Eliciting negative emotional responses can cause people to panic and act irrationally from a cyber security perspective. For example, individuals may start sending information to private emails, which might not be secure. Ultimately, an organization’s employees are the first and last lines of defense for organizational security, meaning saying goodbye to several employees will inevitably leave weaknesses. So treating redundancies delicately, respectfully and offering support can be the first step in minimizing cyber hygiene issues in the future.

Making the change 

As the frequency of cyber-attacks increases across all industries, CISOs have been thrust into the unfortunate position of trying to increase protection against a backdrop of reducing funds and resources. Solutions do not always have to come at a great organizational expense.

Encouraging open communication and identifying productivity-security touchpoints between employees and the C-suite can be fundamental in directing an organization’s security culture in a positive direction.

Placing greater emphasis on the human aspect of cyber security can increase awareness and understanding surrounding cyber security best practices and protect organizations against damaging cyber-attacks. Keeping organizations safe is a complex problem. Keep these five tips in mind as you build iteratively towards a secure organization, from the bottom up.

About the Author

Five Tips to Securing Your Organization Through Your People.Dr Inka Karppinen is CybSafe’s lead Behavioural Scientist, Cyberpsychologist and mixed methods Human-Computer Interaction (HCI) researcher.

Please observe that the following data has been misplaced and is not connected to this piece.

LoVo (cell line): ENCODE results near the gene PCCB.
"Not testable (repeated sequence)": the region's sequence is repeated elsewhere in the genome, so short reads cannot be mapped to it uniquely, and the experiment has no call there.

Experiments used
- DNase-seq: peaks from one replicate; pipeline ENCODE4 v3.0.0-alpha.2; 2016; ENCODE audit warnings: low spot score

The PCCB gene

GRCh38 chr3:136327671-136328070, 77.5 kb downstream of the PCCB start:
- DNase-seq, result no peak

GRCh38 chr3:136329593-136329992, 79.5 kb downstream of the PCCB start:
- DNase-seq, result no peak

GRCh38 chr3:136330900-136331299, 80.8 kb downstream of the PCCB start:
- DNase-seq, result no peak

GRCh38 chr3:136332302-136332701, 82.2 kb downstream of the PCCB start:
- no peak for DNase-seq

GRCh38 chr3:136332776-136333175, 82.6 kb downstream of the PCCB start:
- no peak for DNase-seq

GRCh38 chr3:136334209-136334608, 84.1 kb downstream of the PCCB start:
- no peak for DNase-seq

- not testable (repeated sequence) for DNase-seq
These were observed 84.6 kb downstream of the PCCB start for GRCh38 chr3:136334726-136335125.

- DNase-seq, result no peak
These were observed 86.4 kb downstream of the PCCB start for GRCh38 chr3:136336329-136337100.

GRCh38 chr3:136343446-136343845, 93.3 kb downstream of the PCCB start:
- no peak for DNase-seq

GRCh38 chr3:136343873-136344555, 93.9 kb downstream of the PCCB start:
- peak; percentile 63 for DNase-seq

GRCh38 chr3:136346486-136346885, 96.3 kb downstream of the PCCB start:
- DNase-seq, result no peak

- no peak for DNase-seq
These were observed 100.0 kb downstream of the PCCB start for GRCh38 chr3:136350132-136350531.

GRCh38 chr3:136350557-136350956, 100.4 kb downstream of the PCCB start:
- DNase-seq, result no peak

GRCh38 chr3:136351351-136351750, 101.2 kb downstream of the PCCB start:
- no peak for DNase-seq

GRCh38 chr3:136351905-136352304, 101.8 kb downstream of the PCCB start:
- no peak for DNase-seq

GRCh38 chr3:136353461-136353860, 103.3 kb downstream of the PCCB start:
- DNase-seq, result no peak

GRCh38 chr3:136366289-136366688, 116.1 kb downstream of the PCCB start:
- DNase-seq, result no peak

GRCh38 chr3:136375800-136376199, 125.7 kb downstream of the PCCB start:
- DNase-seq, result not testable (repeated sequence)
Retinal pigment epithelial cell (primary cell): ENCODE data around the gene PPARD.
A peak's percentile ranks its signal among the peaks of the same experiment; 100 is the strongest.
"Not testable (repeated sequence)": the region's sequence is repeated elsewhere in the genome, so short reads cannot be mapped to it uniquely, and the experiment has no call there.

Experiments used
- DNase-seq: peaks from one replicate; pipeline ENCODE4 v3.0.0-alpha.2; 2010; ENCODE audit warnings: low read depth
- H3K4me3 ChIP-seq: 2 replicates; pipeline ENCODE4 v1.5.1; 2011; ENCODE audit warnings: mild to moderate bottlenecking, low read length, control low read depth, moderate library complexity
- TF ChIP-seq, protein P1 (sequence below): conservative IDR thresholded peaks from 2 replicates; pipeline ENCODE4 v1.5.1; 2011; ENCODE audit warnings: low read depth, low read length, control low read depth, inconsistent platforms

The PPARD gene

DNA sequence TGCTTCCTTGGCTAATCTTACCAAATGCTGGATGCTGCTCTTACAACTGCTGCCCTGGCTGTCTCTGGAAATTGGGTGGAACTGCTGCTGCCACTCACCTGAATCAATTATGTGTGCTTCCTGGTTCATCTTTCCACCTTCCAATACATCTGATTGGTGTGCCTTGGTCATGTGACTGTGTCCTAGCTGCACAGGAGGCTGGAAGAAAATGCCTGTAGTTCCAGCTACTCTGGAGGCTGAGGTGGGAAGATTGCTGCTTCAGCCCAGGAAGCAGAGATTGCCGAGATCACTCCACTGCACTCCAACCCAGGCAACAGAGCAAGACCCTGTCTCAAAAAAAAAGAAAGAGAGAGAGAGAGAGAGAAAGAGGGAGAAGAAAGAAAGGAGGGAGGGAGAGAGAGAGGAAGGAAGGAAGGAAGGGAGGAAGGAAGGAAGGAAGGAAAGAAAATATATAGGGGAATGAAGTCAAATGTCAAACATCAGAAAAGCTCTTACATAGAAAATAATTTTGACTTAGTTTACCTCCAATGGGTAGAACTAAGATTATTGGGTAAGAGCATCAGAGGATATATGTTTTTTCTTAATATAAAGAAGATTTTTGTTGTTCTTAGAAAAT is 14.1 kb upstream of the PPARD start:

Inka is interested in all aspects of helping people, which has led her on a unique path encompassing both industry and academia. She has a PhD and MRes in Security and Crime Science from the University College London (UCL) and MSc in Occupational Psychology from Birkbeck.

Her PhD was a multidisciplinary research investigation in a real-world organisational setting examining employee non-compliance with security procedures using human error/violation and behavioural economics frameworks. She specialised in various behaviour change models, training evaluation frameworks, persuasive technology and improving the organisation’s security culture.

At CybSafe, Inka applies mixed methods research techniques to uncover people’s cyber security attitudes and behaviours with an aim to design workable digital solutions. She loves narrowing the research gap between academia and practice creating a meaningful positive impact on people’s cyber security behaviours. She is the lead researcher for CybSafe’s yearly Oh Behave! Reports and lead researcher for the Home Office-funded project entitled: Cyber Security Quirks: Personalised Interventions for Human Cyber Resilience.

She is a Chartered Psychologist with the British Psychological Society (BPS), an Expert Fellow of the Security, Privacy, Identity, Trust Engagement NetworkPlus (Sprite+) and a Member of the Global Association of Applied Behavioural Scientists (GAABS). She is a strong advocate for bringing together people involved in research, practice and policy.

Dr Inka Karppinen can be reached on LinkedIn at Inka Karppinen, PhD CPsychol and at our company website

August 14, 2023